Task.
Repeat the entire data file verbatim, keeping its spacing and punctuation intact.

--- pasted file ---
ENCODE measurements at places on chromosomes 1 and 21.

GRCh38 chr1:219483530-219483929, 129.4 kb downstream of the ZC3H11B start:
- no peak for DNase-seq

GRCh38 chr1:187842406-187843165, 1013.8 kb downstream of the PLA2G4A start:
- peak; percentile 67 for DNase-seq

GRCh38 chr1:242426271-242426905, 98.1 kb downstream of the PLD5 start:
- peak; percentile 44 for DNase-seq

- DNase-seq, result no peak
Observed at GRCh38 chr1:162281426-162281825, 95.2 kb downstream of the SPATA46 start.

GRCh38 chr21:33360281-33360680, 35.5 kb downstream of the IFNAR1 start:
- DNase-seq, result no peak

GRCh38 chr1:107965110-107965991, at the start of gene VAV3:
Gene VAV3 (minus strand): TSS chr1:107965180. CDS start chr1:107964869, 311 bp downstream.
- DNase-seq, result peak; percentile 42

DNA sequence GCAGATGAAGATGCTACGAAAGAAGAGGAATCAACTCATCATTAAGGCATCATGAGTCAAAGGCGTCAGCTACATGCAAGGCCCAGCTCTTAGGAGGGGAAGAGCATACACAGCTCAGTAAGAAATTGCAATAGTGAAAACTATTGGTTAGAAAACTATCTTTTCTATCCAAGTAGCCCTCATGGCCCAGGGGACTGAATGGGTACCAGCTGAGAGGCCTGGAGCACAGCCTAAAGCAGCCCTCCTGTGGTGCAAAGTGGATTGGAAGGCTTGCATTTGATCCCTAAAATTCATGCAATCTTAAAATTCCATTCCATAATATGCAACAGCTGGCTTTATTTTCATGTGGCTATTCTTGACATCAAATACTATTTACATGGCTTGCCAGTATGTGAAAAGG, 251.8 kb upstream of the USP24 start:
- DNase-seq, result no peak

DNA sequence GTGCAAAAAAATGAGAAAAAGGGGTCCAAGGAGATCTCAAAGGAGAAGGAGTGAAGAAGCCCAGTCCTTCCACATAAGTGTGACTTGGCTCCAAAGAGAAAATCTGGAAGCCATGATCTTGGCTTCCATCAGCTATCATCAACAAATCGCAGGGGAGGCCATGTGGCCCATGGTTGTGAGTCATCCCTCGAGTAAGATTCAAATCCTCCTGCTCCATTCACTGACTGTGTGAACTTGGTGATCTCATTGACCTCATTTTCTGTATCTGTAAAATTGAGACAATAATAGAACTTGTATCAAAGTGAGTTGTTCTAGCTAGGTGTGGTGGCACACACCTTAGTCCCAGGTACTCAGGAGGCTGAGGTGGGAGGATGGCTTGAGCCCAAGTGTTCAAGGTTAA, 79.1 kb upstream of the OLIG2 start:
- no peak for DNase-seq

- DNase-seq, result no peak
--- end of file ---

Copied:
ENCODE measurements at places on chromosomes 1 and 21.

GRCh38 chr1:219483530-219483929, 129.4 kb downstream of the ZC3H11B start:
- no peak for DNase-seq

GRCh38 chr1:187842406-187843165, 1013.8 kb downstream of the PLA2G4A start:
- peak; percentile 67 for DNase-seq

GRCh38 chr1:242426271-242426905, 98.1 kb downstream of the PLD5 start:
- peak; percentile 44 for DNase-seq

- DNase-seq, result no peak
Observed at GRCh38 chr1:162281426-162281825, 95.2 kb downstream of the SPATA46 start.

GRCh38 chr21:33360281-33360680, 35.5 kb downstream of the IFNAR1 start:
- DNase-seq, result no peak

GRCh38 chr1:107965110-107965991, at the start of gene VAV3:
Gene VAV3 (minus strand): TSS chr1:107965180. CDS start chr1:107964869, 311 bp downstream.
- DNase-seq, result peak; percentile 42

DNA sequence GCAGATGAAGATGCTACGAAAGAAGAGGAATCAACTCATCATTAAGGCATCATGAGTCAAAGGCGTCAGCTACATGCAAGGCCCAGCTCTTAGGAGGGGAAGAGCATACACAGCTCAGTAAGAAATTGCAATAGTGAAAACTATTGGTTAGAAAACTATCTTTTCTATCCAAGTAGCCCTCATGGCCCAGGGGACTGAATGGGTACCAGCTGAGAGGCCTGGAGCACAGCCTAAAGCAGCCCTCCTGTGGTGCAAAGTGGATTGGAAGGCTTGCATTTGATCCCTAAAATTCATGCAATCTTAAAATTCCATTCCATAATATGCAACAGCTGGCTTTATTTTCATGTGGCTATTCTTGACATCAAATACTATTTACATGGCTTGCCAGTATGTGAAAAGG, 251.8 kb upstream of the USP24 start:
- DNase-seq, result no peak

DNA sequence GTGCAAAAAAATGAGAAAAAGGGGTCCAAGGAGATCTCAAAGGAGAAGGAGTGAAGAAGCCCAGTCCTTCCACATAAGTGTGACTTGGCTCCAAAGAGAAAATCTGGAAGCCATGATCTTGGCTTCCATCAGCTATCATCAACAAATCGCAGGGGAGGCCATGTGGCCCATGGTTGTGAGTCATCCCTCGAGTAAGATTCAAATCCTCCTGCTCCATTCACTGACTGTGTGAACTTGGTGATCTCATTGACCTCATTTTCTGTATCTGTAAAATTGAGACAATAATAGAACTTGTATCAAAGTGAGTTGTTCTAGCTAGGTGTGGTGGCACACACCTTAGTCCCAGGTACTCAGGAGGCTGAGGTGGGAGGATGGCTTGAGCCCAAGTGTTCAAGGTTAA, 79.1 kb upstream of the OLIG2 start:
- no peak for DNase-seq

- DNase-seq, result no peak